The conformal coating production line, whether it is an operator manually brush coating printed circuit boards (PCBs) or an inline robotic spray coating process is typically made up of several stages.
However, not all the stages are mandatory or may be required. These stages are shown below:
Consider each stage below.
Boards In / Boards Out
This is very straightforward. The PCBs are delivered to the conformal coating area ready for processing.
Inspecting the circuit boards before starting the conformal coating application process starts helps avoid stopping the line if there is a problem.
The initial inspection process can also identify which PCBs are to be coated, the material to be used and how they are to be coated.
This can be done automatically as part of the production process or completed by the operator.
Cleaning the circuit boards before application of conformal coating may or may not be required.
This is a decision that should be made earlier on in the design stage before production actually starts.
However, if you do decide to clean then consider these guidelines:
- Ensure that the cleaning process does not add more contaminants to the PCB than it started with due to entrapment of cleaning fluids.
- Make sure the PCBs are dry enough for the conformal coating process and the cleaning process not leave water entrapped under components that could impede the application.
- Ensure the cleaning process actually removes residues that may cause defects like de-wetting to minimise finishing at the end of the process.
Again, cleaning is for the engineers to decide. The option of whether you need to clean your circuit boards for conformal coating is a whole topic on its own.
Masking may not be required on the circuit board. However, generally there are very few circuit board assemblies that can be completely coated and have no areas that must not be conformal coated.
Some components on PCBs generally need to avoid having conformal coating applied to them.
This leaves three options:
- You can avoid coating the component or area using a selective application process.
- You can apply some form of masking that the conformal coating can be applied to and remove the masking materials after application.
- You can apply a conformal coating that does not need masking against.
Again, engineers need to consider their options on whether to use conformal coating masking as soon as possible.
Generally, it is more efficient to double check the masking process is correct before conformal coating application rather than repair the PCB after the process goes wrong because the masking process was incorrect.
This check can be manual or automated but it is highly valuable.
The one stage that cannot be avoided is the conformal coating applied to the PCB.
There are many different methods for applying conformal coatings and probably the most important factor in all of them is training. The operator needs to understand the process to be able to work correctly.
Drying and Curing
A conformal coating is a wet process (unless you use Parylene) and therefore the coating has to dry.
The difference between drying and curing in conformal coating is very different. However the process required depends on the conformal coating itself.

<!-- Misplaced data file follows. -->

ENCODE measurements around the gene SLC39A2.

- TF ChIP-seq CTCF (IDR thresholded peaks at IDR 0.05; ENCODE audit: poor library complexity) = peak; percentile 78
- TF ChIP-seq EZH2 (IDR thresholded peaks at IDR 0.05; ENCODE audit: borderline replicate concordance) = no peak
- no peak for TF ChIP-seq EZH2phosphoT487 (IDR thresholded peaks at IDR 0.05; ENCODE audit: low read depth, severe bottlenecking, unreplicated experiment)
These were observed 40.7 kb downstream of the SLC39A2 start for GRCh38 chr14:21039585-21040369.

Care needs to be taken in deciding how to achieve the right result.
Like masking, there is skill in removing the masking materials from the circuit board and not damaging the coating.
This is also where touch up (finishing) is carried out to ensure the final finished PCB is fit to pass the inspection criteria.
Work instructions are needed along with training on the specific methods of finishing to ensure this can be achieved.
Again, the work environment can be critical to achieve the right results.
When the PCB is conformal coated and finished, you need to know if the product meets the inspection criteria.
The conformal coating inspection process can be done manually or automatically. This can depend on the volume of PCBs and the level of sophistication required.
Again, it is down to operator training and using the right equipment to ensure that this is possible.
Also, at this stage it is possible to measure process factors like coating conformal thickness to check that the criteria are met.
Other factors to consider
The set up of a conformal coating production line regardless of the application method has many similar characteristics.
Any coating facility will need the basic requirements put in place that would be standard for any piece of electronic manufacturing process. These include ESD systems, facilities for the machines, the environmental requirements and the normal Health & Safety (HSE) considerations.
Health & Safety (HSE)
HSE tends to be more important for conformal coatings since in general the coatings themselves are hazardous, or the way they are applied makes them potentially harmful to operators
Conformal coatings are sensitive to the environment that they are processed. Cleanliness could be critical, as can temperature and humidity.
Setting up a conformal coating production facility can be a straightforward process as long as all factors are considered.
Get this right and many of the problems that could occur during production will be avoided.
Need to find out more?
Click conformal coating production processes for further information or contact us directly and we can help you.
If you are new to Nexus and our work on conformal coatings then a good place to go is our Start Here page or our free conformal coating eBook.r